Janie is not exactly sure why her daddy is riding a bus from Indianapolis to Washington, D.C. She knows why she has to go-to stay out of her mother's way, especially with the twins now teething. But Daddy wants to hear a man named Dr. Martin Luther King Jr. speak and, to keep out of trouble, Janie is sent along. Riding the bus with them is a mishmash of people, black and white, young and old. They seem very different from Janie. As the bus travels across cities and farm fields to its historic destination, Janie sees firsthand the injustices that many others are made to endure. She begins to realize that she's not so different from the other riders and that, as young as she is, her actions can affect change.Though fiction, Riding to Washington is a very personal story for Gwenyth Swain as both her father and grandfather rode to Washington, D.C., to participate in the 1963 civil rights march on the nation's capital. Ms. Swain's other books include Chig and the Second Spread and I Wonder As I Wander. She lives in St. Paul, Minnesota. Artist David Geister has entertained audiences for years with his costumed portrayals of historic characters from the nineteenth century, and his artwork reflects his interest in history and dramatic storytelling. Riding to Washington is his third title with Sleeping Bear Press. David lives in Minneapolis, Minnesota.
Segregated Charleston, SC, 1955: There are 62 official Little League programs in South Carolina -- all but one of the leagues is composed entirely of white players. The Cannon Street YMCA All-Stars, an all-black team, is formed in the hopes of playing in the state's annual Little League Tournament. What should have been a time of enjoyment, however, turns sour when all of the other leagues refuse to play against them and even pull out of the program. As the only remaining Little League team in the state, Cannon Street was named state winner by default, giving the boys a legitimate spot in the Little League Baseball World Series held in Williamsport, Pennsylvania. While the Cannon Street team is invited to the game as guests, they are not allowed to participate since they have not officially "played" and won their state's tournament. Let Them Play takes its name from the chant shouted by the spectators who attended the World Series final. Author Margot Theis Raven recounts the inspiring tales of the Cannon Street All-Stars as they arrived in Williamsport, PA and never got the chance to play for the title thanks to the bigotry and ignorance of the South Carolina teams. Winning by forfeit, the Cannon Streeters were subsequently not allowed to participate in Williamsburg because they had not "played" their way into the tournament. Let Them Play is an important civil rights story in American history with an even more important message about equality and tolerance. It's a tale of humanity against the backdrop of America's favorite pastime that's sure to please fans of the sport and mankind. This summer will mark the 50th year since the fans' shouts of Let Them Play fell on deaf ears and 14 boys learned a cruel lesson in backwards politics and prejudice. This book can help teach us a new lesson and assure something like this never happens again.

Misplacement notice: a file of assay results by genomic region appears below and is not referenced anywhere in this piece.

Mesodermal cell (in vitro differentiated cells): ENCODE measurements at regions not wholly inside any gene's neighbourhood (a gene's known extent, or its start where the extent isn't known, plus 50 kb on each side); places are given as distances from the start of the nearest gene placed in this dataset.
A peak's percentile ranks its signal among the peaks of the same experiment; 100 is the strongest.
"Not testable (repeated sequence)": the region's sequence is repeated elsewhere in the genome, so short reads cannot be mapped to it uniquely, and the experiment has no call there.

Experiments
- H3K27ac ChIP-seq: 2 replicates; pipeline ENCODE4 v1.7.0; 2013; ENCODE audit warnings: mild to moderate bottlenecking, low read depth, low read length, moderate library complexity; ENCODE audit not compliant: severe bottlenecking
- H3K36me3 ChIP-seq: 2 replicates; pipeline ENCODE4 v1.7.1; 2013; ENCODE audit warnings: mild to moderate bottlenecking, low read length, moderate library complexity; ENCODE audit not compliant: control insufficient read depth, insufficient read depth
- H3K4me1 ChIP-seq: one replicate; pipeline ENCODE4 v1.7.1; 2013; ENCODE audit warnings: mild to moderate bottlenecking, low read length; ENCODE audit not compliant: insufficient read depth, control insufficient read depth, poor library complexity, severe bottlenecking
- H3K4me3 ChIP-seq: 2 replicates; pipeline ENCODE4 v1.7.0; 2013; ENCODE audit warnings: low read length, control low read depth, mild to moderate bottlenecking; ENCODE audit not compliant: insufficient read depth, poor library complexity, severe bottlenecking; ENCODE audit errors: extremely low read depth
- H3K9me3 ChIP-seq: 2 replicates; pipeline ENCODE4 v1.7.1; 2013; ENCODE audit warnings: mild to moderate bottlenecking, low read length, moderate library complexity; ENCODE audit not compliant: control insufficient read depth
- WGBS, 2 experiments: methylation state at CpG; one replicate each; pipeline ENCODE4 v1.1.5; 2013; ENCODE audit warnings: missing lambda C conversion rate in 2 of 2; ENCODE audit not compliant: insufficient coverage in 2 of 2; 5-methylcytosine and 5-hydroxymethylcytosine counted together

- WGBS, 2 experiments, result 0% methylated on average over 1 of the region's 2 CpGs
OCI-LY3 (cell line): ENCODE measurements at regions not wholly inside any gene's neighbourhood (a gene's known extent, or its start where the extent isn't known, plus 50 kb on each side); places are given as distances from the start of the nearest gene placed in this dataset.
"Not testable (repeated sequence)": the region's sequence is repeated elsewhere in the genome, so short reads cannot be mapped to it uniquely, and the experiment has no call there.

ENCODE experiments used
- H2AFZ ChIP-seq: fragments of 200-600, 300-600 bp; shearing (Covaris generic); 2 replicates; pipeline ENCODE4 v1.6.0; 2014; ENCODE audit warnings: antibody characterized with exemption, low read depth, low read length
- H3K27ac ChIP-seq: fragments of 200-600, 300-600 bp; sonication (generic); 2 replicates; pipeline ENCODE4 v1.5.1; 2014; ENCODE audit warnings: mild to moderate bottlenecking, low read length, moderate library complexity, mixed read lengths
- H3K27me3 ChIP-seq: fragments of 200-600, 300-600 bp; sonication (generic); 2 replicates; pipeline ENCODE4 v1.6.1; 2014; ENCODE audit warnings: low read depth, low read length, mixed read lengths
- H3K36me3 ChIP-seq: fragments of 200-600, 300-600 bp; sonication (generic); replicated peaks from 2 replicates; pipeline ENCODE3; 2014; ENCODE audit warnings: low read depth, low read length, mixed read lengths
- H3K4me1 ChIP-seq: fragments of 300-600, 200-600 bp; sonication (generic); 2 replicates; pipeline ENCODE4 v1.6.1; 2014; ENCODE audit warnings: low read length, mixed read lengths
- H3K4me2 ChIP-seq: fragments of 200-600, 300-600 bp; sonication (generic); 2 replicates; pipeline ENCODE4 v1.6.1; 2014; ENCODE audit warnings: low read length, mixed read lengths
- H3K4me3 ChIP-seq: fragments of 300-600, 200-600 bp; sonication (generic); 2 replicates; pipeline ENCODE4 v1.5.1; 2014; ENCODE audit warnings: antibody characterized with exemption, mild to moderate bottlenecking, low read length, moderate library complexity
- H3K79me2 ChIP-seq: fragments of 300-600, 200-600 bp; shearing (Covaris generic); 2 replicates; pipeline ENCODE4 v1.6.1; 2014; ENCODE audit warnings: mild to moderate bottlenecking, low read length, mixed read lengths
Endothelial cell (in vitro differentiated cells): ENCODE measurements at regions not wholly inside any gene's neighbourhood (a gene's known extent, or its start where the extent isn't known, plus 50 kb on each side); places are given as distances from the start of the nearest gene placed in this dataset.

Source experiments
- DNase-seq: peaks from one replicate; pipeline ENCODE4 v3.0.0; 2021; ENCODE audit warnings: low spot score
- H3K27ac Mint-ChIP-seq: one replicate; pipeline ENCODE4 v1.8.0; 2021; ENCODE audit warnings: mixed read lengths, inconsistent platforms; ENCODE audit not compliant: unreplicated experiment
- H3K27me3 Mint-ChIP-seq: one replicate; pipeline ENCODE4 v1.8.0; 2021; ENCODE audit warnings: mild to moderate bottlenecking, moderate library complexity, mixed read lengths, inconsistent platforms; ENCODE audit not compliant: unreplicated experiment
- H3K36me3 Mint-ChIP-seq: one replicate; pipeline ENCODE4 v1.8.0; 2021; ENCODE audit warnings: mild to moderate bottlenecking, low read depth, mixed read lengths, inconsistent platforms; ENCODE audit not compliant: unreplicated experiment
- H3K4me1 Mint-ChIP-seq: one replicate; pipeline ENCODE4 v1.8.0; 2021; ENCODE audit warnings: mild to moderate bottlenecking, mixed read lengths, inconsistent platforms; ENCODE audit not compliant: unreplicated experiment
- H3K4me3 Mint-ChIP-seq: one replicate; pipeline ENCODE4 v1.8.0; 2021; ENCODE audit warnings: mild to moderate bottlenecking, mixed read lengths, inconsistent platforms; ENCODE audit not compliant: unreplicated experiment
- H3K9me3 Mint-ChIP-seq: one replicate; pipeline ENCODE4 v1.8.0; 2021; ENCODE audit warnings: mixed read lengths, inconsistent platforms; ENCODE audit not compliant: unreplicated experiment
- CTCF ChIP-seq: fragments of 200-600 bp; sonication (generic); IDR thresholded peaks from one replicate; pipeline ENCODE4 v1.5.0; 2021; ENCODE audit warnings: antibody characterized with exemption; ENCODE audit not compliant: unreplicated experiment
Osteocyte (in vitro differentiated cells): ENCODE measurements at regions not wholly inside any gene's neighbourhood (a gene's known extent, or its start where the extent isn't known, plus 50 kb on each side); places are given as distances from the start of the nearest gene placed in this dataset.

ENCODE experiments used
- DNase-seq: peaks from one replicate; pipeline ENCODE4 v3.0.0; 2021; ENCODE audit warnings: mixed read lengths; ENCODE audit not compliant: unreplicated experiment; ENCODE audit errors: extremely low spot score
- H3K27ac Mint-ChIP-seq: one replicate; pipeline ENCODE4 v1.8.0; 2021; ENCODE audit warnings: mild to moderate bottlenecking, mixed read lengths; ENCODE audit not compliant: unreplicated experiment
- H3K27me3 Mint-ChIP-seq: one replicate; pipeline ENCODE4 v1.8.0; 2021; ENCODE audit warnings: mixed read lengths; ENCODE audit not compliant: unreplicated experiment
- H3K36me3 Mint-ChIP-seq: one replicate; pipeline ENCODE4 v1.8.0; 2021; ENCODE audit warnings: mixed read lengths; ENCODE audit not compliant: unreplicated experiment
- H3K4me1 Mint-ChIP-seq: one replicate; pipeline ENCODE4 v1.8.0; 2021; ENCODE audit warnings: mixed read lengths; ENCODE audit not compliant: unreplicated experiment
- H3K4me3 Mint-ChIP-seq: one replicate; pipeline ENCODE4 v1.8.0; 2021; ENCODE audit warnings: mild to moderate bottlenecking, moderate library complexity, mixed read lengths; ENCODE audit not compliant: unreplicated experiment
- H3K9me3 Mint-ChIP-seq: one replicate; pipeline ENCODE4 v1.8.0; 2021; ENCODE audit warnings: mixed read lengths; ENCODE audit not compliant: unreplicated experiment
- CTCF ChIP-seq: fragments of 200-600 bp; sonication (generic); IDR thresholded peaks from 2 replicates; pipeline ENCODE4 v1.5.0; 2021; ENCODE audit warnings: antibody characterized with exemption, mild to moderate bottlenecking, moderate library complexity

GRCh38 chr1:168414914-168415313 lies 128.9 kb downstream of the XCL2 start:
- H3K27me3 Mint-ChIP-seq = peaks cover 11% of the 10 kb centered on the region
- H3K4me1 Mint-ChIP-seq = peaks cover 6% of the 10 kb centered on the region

In 1850 the Detroit River was a major track along the Underground Railroad -- the last step to freedom. The journey across the river was dangerous, especially in winter and especially for a 12-year-old boy. When Louis's father left him in charge of the farm he offered his son this advice, "If you don't know what to do, just do what you think I would have done." Louis relies upon his father's words of wisdom when a runaway slave and her two children come looking for safe passage. In the second title in our Tales of Young Americans series Gloria Whelan -- author of National Book Award winning Homeless Bird -- beautifully creates a suspenseful coming-of-age story while illuminating a difficult time in America's past. Ms. Whelan's narrative again shows the human spirit will forever shine brightly in dark times. Freedom River - part of our Young Americans series - will quickly become a favorite for its important message and look at history from a youngster's eye. Artist Gijsbert van Frankenhuyzen - a Sleeping Bear Press favorite - treats the material as only he can. Each illustrated page demonstrates the same mastery and devotion to his craft as the young heroes he brings to life.